# Making Sense of 2-D Data : Part 2 – Folds

MAKING SENSE OF 2D DATA – PART 2: FOLDS

This post is the second of three parts (for parts 1 and 3, see here and here) and describes the different appearances which folds can have depending on the orientation of the surface on which they are exposed.

Visualising complex objects in three dimensions isn’t easy, although geologists are better at this than most. Two dimensional objects are an order of magnitude easier to comprehend. Where the object under study is complex we can gain an understanding by visualising or portraying two dimensional slices across it.  This works well because in the real world the view that geologists usually get of rock structures is on planar or approximately planar surfaces: the surface of the earth, the joint or bedding controlled surfaces or a rock outcrop or the arrays of close-spaced holes drilled along a section across an ore body.

There are potential traps in interpreting 3D shapes and relationships from 2D slices across it. I will illustrate some of these problems with specific examples involving faults and folds in rock surfaces that a mining geologist will see in surface outcrop, open cuts and diamond drill core.

This post is in three parts.  Part one deals with faults and sense of movement indicators. In this part I describe problems interpreting folds using an example of correlating geological interpretation of surface maps and drill sections.  Part 3 is also concerns folds but specifically the interpretation of small folds exposed on the cylindrical surface of diamond drill core.

I have no doubt that many experienced geologists will find my examples and explanations self-evident, trivial.  But bear with me, not all geologists are experienced, not all spend much time interpreting maps and drill holes, and even non-geologists might find the examples instructive.

Below is a map of a 150 meter deep open cut gold mine in Western Australia. The deposit was first mined as a high-grade underground mine in the 1890’s and again in the 1930s.  It was re-activated as an open cut mine in the 1990s.

The geology exposed on the walls and floor of the pit is projected onto the horizontal map plane. This is a very common and useful way of representing outcrop in an open cut.  It is a composite view of all exposures  whether seen on horizontal surfaces such as benches and pit floor, as well as on steep-dipping surfaces such as batters. The resulting map is a useful tool that can be taken into the pit to explain the nature of everything seen, but, as the example shows, it needs to be interpreted with care. The only alternative to such a map would be a stacked series of Level Plans or a series of vertical strip plans of exposures on the steep batters.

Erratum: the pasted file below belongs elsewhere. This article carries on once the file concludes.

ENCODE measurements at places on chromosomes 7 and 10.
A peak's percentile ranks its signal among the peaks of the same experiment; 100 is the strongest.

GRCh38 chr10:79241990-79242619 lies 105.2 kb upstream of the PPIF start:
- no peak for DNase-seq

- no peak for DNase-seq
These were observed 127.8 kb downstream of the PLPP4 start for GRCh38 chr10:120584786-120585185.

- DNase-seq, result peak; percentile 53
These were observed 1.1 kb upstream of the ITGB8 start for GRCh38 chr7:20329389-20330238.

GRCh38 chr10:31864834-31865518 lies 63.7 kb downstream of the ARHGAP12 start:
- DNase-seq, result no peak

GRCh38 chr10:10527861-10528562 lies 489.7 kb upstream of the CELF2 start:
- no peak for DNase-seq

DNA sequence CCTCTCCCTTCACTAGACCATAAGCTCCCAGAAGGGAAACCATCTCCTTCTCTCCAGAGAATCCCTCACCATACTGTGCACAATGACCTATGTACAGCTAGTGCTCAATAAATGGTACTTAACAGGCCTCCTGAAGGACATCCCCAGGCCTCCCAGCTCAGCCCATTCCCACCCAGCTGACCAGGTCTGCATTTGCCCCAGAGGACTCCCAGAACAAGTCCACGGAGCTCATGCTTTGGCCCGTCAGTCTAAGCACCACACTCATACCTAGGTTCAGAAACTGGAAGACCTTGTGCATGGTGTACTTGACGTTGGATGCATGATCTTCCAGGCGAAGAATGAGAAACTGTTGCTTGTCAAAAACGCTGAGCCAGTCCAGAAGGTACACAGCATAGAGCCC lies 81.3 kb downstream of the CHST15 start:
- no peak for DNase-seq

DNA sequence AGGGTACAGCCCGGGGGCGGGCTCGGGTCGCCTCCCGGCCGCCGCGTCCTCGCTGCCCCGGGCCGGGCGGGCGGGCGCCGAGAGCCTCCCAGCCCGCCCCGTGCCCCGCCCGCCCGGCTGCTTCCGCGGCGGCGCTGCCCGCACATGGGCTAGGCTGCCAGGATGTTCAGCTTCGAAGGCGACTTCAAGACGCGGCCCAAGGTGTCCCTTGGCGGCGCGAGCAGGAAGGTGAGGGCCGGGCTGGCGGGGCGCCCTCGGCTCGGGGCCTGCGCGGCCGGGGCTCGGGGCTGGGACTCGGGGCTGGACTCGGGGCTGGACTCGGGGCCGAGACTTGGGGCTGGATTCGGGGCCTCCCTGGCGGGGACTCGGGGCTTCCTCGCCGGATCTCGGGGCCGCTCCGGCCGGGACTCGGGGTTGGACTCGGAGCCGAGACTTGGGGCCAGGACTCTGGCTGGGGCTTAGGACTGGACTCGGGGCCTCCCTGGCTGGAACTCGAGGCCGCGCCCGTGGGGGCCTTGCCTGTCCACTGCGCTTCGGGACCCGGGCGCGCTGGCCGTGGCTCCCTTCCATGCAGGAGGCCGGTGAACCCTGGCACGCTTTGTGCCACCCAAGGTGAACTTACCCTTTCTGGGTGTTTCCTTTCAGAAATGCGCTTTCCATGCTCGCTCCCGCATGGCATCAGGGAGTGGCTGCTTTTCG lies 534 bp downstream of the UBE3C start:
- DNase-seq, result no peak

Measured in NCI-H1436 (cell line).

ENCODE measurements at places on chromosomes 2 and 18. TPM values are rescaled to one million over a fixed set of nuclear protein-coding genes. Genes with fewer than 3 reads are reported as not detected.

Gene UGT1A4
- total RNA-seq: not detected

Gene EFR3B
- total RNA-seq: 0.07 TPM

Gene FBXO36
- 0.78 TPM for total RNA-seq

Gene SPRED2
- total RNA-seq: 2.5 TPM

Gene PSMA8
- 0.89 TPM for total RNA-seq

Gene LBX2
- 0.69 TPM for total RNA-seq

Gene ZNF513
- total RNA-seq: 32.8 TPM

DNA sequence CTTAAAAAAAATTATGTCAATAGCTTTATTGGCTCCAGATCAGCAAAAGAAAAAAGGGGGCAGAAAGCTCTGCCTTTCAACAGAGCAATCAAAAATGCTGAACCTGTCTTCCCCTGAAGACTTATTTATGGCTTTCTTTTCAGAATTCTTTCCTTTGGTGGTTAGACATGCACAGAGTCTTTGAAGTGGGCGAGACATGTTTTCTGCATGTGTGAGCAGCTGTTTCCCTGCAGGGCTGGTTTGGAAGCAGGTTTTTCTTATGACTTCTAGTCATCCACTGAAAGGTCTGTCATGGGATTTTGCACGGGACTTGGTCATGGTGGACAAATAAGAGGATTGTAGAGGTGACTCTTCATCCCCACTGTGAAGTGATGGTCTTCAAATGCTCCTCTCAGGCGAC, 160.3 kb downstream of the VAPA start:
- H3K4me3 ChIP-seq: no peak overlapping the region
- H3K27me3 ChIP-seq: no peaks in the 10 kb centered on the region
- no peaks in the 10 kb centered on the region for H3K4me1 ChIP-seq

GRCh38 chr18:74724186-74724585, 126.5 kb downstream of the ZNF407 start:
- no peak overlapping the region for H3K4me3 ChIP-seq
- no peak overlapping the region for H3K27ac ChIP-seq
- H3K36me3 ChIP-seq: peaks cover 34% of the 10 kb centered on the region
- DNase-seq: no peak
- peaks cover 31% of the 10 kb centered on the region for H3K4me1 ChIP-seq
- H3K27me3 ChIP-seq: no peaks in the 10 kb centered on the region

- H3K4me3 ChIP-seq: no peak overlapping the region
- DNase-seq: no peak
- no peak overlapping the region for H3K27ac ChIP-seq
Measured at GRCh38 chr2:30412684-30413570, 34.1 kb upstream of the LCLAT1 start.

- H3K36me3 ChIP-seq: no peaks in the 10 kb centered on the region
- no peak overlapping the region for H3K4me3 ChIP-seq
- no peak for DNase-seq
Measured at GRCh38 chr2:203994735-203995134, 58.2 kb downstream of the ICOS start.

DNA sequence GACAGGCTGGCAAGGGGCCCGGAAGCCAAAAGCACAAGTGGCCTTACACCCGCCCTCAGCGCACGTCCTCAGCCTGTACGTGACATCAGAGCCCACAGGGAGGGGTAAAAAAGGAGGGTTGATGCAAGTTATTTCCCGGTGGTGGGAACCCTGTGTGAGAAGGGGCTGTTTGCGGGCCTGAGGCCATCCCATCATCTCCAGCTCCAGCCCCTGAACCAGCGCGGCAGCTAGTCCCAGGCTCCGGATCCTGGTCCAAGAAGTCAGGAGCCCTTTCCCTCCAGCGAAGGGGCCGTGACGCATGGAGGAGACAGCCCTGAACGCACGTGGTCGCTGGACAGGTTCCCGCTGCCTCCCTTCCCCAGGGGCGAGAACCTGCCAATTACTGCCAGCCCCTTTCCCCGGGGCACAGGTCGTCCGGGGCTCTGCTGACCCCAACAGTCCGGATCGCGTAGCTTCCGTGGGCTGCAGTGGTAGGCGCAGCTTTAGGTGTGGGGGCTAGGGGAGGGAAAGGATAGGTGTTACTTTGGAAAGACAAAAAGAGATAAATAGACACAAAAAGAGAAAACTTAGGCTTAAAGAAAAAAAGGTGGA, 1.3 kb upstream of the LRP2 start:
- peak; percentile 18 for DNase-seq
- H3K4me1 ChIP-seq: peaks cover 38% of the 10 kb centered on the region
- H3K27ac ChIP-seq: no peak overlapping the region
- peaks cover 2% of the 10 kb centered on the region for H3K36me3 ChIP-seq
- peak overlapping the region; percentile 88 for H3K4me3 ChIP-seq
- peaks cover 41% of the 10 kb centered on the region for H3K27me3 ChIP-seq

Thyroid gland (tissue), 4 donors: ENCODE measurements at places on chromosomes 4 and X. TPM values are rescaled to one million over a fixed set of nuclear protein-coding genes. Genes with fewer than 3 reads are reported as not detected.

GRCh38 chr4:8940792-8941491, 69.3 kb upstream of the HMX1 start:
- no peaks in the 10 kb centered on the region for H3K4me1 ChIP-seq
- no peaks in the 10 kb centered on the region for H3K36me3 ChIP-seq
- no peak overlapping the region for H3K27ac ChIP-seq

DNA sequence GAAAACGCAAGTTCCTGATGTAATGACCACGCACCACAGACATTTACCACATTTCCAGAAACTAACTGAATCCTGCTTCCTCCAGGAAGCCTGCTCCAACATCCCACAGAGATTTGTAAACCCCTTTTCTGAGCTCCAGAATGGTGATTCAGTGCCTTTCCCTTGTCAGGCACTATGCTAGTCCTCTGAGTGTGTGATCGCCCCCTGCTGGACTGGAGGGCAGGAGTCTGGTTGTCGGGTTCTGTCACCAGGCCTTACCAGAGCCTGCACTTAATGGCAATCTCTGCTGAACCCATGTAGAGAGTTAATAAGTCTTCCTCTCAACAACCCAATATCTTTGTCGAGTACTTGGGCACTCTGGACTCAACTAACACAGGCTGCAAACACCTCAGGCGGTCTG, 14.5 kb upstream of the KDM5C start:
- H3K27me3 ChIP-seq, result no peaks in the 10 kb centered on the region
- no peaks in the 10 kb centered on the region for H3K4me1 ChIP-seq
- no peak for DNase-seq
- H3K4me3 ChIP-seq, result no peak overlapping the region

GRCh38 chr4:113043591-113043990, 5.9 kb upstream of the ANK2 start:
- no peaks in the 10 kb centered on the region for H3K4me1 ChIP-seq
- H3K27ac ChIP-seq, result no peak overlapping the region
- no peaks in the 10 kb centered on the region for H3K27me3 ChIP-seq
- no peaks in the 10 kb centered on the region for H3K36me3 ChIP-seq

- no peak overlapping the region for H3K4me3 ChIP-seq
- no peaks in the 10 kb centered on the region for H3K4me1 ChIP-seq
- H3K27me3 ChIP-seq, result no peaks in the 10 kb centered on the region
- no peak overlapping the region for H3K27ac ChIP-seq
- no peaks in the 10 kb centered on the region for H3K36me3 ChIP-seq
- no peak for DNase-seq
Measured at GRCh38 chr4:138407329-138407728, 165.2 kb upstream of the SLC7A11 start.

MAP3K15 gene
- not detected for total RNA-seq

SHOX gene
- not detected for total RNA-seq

Note that on the map below  the outlines have been smoothed to remove the “stepping” effect of the pit wall benches. North is to the right.

Host rocks are a sequence of mafic volcanics.  A thick, S-dipping, banded iron formation (a metamorphosed iron-rich sediment consisting of interbedded jaspilite and magnetite, usually referred to as BIF) forms a prominent marker bed. The rocks are affected in the pit by a prominent Z-profile fold pair with steep, SE-plunging axes.  All rocks, apart from the dolerite, are cut by a series of steep SW-dipping reverse faults, the most prominent of which (Fault D) cuts the BIF with wide zones of pervasive sulphidation, silicification and gold mineralisation (a picture of the high-grade gold ore from this deposit can be found on my Home page). Many instructive mineralisation stories can be made from this deposit:  how sulphidation has selectively replaced magnetite horizons (thus raising ph of fault fluids and triggering gold deposition), how Fault D is a tight, unmineralised, ductile structure where it cuts mafic rocks but broadens to a wide brittle fracture zone in the competent BIF: but I do not want to enlarge on these stories here. Instead, I want to draw your attention to how different the shape of the fold looks in the vertical E-W drill Section below compared to the map view above.

What has happened to the tight F2 fold that was so prominent on plan view?  Why do the folds appear to have an interlimb angle of 90° on the plan but around 160° on the section?

There are two reasons, each contributing about equally to this effect:

1. The map shows outcrop across a hole with steep sloping sides.  The north trending limbs of the fold are essentially parallel to the walls or the floor of the pit: the trend of the outcrop on these limbs is thus more or less parallel to strike. The short common limb of the fold however outcrops down the steep west wall of the pit so the outcrop trend of this limb is not parallel to strike, but is a composite trend between strike and dip directions. This gives the short limb a more easterly trend and makes the fold on the map appear tighter than it really is. If you look at the symbols for actual measured strikes on the map it is apparent that the true interlimb angle (i.e. the angle between the two limbs measured on a plane at right angles to the fold axis) is around 120°.
2. The folds plunge 65° to the SE. In other words, the map represents is a slice at 65° to the fold axis: the vertical section however cuts the fold axes at 25° .  The map thus is much closer to a true fold profile than the section. The difference on the fold shape shown by the two differently-oriented planes can be understood by reference to the block diagram below:

The take-home message is this: 2-D slices through complex geological objects can only be interpreted if some information about the third dimension is also provided.

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